I admit that I can be as lazy as your average Journo, though I don’t consider myself a Journo. Point in case, yesterday, 7amkickoff published a story about Arsenal pursuing action through FIFA to have Chelsea investigated for playing Michael Essien “illegally.” Almost every report I read yesterday contained a brief mention that Chelsea could be possibly even docked points for playing Essien though we all know that the the more likely punishment in the form of a sternly worded warning like:
Messers Abramovich and Chelsea, Please do not violate FIFA rules again (again) or we might have to do something that we will rescind later, as we did in the Gael Kakuta case. Thank you and please no polonium in our Corn Flakes, thank you sorry for bothering you thank you…
Sincerely and with all deference, FIFA
I took the whole thing a bit seriously and even went to the Ghana FA web site for some quotes, which even the Telegraph and others (ESPN, etc) didn’t do, so I felt like I had covered most of the bases.
Until one of my regular readers asked if anyone knew which FIFA rule Chelsea had supposedly violated — DOH… Well, yeah, I (and anyone else who reported on the story) probably should have looked that up.
The problem is that the rule itself is actually kind of hard to find, because it’s hidden in a rule set called “Regulations on the Status and Transfer of Players.”
Once I found it, the rule itself is pretty straight forward:
Article 5 Restrictions on playing
A player who has been called up by his association for one of its
representative teams is, <b>unless otherwise agreed by the relevant association,</b> not entitled to play for the club with which he is registered during the period for which he has been released or should have been released pursuant to the provisions of this annexe. This restriction on playing for the club shall, moreover, be prolonged by five days in the event that the player, for whatsoever reason, did not wish to or was unable to comply with the call-up.
Basically the Ghana FA (not Arsenal or anyone else) has to complain and ask that the player be banned, FIFA then tells the FA of their responsibility and they then decide whether to ban the player in question. I still think that this leaves a lot of room for corruption and collusion, but that’s a whole ‘nother article.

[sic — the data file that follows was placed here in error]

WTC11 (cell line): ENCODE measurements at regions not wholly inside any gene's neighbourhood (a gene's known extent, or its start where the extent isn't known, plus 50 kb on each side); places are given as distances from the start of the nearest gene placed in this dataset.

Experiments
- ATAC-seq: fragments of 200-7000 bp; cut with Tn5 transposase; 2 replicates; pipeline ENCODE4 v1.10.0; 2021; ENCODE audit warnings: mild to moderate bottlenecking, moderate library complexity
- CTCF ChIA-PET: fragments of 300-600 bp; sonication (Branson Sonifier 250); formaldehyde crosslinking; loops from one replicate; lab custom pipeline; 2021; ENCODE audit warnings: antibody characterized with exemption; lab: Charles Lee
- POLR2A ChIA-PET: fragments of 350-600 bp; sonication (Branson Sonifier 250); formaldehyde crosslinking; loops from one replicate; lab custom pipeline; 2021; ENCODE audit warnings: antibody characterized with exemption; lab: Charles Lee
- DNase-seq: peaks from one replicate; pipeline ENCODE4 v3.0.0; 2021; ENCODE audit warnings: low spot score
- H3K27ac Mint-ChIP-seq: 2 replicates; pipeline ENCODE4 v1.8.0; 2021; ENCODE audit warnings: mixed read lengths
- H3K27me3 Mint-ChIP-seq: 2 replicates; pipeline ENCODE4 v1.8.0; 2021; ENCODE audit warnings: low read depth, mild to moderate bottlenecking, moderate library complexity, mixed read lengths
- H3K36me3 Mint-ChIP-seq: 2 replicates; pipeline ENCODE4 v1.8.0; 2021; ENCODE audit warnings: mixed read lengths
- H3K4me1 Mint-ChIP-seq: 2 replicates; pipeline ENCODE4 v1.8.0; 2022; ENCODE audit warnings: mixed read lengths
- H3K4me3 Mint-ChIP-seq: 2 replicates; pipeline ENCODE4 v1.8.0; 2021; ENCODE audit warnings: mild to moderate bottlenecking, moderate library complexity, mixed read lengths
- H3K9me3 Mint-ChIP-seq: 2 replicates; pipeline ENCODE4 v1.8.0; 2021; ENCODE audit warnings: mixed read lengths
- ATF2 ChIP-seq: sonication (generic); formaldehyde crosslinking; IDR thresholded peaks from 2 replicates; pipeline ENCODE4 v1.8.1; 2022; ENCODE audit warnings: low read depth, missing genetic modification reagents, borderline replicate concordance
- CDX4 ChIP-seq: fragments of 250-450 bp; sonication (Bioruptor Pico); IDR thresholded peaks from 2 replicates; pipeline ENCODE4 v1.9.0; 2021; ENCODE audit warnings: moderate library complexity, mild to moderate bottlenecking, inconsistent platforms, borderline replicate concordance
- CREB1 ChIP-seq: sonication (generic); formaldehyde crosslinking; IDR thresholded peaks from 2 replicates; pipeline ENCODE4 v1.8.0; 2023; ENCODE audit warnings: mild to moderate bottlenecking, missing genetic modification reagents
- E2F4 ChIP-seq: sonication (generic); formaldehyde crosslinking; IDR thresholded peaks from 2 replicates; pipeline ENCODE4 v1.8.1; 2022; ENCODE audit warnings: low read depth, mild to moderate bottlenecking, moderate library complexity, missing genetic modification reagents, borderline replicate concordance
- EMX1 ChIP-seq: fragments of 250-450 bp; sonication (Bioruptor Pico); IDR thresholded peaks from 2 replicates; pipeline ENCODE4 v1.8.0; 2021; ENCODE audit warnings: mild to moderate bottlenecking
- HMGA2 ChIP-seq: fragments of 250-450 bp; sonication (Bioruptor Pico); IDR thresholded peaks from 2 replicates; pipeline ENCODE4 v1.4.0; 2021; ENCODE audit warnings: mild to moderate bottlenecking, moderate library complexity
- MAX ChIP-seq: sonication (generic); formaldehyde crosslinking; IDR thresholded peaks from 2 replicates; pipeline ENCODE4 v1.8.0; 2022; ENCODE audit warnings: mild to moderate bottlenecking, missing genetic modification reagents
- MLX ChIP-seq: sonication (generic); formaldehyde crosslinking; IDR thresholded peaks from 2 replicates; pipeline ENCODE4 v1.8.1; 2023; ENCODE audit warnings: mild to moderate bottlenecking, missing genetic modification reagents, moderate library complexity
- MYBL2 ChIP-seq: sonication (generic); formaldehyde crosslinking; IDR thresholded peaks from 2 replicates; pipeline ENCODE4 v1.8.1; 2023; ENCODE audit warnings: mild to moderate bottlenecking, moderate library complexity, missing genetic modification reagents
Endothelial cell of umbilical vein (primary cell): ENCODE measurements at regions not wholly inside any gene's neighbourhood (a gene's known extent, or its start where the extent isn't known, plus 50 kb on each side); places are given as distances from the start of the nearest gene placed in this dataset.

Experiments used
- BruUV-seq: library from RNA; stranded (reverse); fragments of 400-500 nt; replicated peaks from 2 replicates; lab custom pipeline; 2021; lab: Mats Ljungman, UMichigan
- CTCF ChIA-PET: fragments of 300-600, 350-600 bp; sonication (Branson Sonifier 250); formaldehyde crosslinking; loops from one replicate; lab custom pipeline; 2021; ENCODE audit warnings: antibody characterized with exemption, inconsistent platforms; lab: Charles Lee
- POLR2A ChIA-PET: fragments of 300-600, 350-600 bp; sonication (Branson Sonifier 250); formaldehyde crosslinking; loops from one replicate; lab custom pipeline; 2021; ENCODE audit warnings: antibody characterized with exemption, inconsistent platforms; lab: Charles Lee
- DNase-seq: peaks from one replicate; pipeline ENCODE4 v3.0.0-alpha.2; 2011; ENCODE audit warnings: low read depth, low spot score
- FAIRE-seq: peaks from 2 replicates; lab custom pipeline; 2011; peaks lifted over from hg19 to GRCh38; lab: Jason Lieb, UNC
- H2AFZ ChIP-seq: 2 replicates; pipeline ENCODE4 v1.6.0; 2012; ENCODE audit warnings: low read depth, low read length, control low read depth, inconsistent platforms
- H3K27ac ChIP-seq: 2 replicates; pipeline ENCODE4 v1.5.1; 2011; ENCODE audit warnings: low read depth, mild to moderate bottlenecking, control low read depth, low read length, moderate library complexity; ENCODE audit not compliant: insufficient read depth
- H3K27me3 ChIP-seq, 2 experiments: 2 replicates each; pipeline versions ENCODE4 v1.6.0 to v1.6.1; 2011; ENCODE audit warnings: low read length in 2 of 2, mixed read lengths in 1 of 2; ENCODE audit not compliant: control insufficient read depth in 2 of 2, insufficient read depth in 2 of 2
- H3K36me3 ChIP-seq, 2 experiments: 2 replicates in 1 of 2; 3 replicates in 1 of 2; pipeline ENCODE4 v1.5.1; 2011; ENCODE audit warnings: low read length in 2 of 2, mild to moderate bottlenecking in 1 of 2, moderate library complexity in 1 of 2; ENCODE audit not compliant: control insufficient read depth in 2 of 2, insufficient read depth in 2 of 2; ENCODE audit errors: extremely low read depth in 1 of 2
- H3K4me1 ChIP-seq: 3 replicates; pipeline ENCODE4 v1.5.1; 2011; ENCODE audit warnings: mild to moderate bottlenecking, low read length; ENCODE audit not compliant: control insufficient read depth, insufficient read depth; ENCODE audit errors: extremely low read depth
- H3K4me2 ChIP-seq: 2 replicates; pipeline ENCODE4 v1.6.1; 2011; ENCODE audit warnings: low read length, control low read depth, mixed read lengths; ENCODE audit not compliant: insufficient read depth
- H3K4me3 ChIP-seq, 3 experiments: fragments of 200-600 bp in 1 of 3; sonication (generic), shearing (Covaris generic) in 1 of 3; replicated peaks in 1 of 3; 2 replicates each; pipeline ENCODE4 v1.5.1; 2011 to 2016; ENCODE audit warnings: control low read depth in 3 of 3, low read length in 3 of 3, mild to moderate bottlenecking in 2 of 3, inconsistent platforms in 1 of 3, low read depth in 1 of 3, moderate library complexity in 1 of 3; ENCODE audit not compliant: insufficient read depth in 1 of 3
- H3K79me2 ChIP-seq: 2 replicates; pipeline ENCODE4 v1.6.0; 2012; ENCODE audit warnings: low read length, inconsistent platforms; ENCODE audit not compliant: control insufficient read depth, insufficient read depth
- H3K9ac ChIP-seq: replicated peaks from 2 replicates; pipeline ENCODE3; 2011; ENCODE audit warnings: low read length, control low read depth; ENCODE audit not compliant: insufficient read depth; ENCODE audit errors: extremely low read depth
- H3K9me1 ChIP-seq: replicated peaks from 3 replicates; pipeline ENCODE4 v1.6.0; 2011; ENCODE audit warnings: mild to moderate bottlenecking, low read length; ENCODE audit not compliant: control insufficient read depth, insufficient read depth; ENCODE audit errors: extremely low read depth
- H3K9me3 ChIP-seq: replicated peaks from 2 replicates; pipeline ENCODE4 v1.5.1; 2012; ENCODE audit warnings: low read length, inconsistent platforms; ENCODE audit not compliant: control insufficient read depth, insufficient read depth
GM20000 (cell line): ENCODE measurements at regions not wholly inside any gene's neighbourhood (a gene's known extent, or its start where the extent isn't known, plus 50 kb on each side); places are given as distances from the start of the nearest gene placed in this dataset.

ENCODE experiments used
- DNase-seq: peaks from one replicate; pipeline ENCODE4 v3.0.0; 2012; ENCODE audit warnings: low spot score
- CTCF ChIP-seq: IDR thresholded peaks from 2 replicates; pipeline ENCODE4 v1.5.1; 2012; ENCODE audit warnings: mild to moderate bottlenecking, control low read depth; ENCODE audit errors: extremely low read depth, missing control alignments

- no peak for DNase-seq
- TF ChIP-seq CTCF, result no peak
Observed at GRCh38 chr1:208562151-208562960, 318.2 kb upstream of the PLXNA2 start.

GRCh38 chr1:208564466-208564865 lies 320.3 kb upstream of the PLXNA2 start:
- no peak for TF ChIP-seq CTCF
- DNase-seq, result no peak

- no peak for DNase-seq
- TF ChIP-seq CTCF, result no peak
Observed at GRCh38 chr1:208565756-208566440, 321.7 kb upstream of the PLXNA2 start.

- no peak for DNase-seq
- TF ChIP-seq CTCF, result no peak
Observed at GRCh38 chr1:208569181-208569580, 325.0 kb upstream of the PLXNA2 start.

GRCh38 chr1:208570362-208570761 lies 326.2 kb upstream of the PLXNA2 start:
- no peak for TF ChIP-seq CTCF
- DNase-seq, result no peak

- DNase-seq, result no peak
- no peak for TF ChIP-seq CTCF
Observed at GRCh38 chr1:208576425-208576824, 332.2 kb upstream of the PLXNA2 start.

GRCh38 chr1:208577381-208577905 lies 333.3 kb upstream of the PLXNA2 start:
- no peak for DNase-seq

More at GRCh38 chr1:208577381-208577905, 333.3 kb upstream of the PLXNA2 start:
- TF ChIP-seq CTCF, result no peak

The Ghana FA is not pursuing a ban, they have fined him and his 2 other teammates and made him apologize. Full Stop.
Oh, one last detail that I uncovered in researching this. There have been two notable times in the past where players have either been threatened with a ban or actually had FIFA ban them; Nicolas Anelka and Mark Viduka.
Both players “pulled an Essien” and refused to show up for an International friendly after their national sides called them up. In the case of Anelka, the FFF threatened a ban but in typical French fashion quickly surrendered and asked the English FA to pursue the matter. They didn’t and Anelka played.
Viduka, on the other hand refused to fly to Venezuela for a friendly and his National association, the Australian Soccer Association (ASA), vigorously pursued a ban and Viduka missed a crucial game against Manchester United. Leeds were relegated that season and have never been back up in the Premier League. There was some fallout among the ASA players, who were angered by the ASA’s treatment of Viduka and perhaps my Antipodean reader(s?) can comment on that.
Irregardless, the point is that it’s the National side who hold all the cards, which makes this Essien flap a non-story as far as I can tell… except maybe we all learned a little about FIFA rules!
Do you think any “real” reporters will read this and learn something?
Not really much going on in Arsenal world today. Denilson picked up a back injury and most of us are hoping is not a recurrence of the back problems which kept him out of the side for the last few months. We need him healthy for the dark months of January when Song departs for the ACN.
The good news is that Eboue will be healthy and available and I suspect that the boss will look to replace Sagna with Eboue for tomorrow’s clash, giving the Frenchman a well deserved rest.
I expect the dot com will release Wenger’s presser later this afternoon and so I’ll give a match preview tomorrow.
See you then, if not sooner, since I have another article idea kicking around in my head — maybe it will kick its way out of my head and into the computer?